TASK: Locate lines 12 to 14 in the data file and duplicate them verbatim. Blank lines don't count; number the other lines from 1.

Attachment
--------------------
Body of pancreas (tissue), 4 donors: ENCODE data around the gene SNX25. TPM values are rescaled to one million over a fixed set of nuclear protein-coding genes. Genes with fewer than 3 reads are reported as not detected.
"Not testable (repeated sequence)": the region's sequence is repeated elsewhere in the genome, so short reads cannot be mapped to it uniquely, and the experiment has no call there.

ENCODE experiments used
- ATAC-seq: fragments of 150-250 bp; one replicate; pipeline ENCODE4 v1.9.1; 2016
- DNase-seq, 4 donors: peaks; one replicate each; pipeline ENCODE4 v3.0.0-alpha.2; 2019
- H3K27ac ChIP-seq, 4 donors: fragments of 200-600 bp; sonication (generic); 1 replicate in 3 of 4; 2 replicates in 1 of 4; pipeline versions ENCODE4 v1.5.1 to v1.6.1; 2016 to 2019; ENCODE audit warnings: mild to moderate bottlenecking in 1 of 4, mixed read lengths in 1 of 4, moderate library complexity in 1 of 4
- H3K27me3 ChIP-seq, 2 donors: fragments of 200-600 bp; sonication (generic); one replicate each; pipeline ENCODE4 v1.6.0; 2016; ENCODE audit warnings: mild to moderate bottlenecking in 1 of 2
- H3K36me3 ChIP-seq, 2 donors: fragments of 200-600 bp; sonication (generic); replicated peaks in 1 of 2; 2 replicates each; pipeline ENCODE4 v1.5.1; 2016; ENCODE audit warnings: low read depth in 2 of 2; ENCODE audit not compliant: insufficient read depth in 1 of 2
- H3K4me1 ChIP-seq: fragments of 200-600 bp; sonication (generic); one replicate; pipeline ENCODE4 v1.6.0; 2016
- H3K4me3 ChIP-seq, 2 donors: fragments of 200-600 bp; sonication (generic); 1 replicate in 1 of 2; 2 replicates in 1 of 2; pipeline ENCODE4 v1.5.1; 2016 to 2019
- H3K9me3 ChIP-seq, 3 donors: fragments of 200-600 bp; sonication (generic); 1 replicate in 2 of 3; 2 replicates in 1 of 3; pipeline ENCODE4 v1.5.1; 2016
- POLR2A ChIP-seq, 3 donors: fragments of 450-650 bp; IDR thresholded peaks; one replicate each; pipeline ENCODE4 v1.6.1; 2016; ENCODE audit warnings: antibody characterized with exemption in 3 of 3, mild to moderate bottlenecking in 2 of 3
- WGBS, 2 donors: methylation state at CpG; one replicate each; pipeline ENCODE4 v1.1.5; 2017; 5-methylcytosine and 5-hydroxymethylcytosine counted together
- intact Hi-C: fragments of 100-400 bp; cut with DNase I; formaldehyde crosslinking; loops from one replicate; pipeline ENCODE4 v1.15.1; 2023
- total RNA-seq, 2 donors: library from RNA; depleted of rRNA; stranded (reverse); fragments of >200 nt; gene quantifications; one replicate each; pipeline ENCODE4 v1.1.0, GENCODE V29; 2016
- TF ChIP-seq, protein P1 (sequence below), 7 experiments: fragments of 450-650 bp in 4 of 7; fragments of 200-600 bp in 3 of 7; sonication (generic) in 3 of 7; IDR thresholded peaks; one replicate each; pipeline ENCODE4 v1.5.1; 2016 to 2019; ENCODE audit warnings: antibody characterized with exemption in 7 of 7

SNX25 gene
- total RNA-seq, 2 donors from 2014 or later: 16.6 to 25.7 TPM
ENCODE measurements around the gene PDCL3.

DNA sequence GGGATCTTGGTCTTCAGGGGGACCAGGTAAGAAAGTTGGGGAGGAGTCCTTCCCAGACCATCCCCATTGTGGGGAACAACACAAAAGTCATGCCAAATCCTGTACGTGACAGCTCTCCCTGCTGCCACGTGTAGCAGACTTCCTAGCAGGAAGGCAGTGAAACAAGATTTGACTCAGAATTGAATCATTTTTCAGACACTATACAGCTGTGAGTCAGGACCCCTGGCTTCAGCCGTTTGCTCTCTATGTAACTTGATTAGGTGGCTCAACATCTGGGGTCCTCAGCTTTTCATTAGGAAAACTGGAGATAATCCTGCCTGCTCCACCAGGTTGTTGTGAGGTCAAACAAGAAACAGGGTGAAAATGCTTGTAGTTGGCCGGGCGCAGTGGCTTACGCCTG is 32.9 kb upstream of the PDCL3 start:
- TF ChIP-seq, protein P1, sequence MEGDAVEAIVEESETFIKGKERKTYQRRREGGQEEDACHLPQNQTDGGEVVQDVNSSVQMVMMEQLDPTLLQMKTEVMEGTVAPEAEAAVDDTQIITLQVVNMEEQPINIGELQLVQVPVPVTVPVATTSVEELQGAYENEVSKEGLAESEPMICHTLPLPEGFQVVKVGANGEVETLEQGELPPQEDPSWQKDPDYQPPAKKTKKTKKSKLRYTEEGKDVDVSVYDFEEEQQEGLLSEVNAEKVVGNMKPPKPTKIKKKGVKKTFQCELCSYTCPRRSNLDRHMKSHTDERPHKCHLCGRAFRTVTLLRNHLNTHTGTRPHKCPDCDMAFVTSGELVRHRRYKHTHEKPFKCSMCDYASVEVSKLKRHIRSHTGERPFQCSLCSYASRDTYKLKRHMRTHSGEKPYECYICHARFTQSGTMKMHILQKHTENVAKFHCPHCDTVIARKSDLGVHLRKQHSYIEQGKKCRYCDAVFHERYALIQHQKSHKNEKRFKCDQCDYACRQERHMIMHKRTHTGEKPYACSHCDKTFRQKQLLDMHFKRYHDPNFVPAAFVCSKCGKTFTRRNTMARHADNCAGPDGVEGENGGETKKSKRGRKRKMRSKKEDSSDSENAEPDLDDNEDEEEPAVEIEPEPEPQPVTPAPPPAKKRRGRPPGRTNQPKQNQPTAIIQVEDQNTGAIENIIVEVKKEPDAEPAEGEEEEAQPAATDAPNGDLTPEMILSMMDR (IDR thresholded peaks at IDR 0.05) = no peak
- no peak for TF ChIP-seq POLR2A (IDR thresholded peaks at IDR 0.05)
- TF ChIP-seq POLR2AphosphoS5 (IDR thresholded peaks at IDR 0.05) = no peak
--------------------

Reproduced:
- POLR2A ChIP-seq, 3 donors: fragments of 450-650 bp; IDR thresholded peaks; one replicate each; pipeline ENCODE4 v1.6.1; 2016; ENCODE audit warnings: antibody characterized with exemption in 3 of 3, mild to moderate bottlenecking in 2 of 3
- WGBS, 2 donors: methylation state at CpG; one replicate each; pipeline ENCODE4 v1.1.5; 2017; 5-methylcytosine and 5-hydroxymethylcytosine counted together
- intact Hi-C: fragments of 100-400 bp; cut with DNase I; formaldehyde crosslinking; loops from one replicate; pipeline ENCODE4 v1.15.1; 2023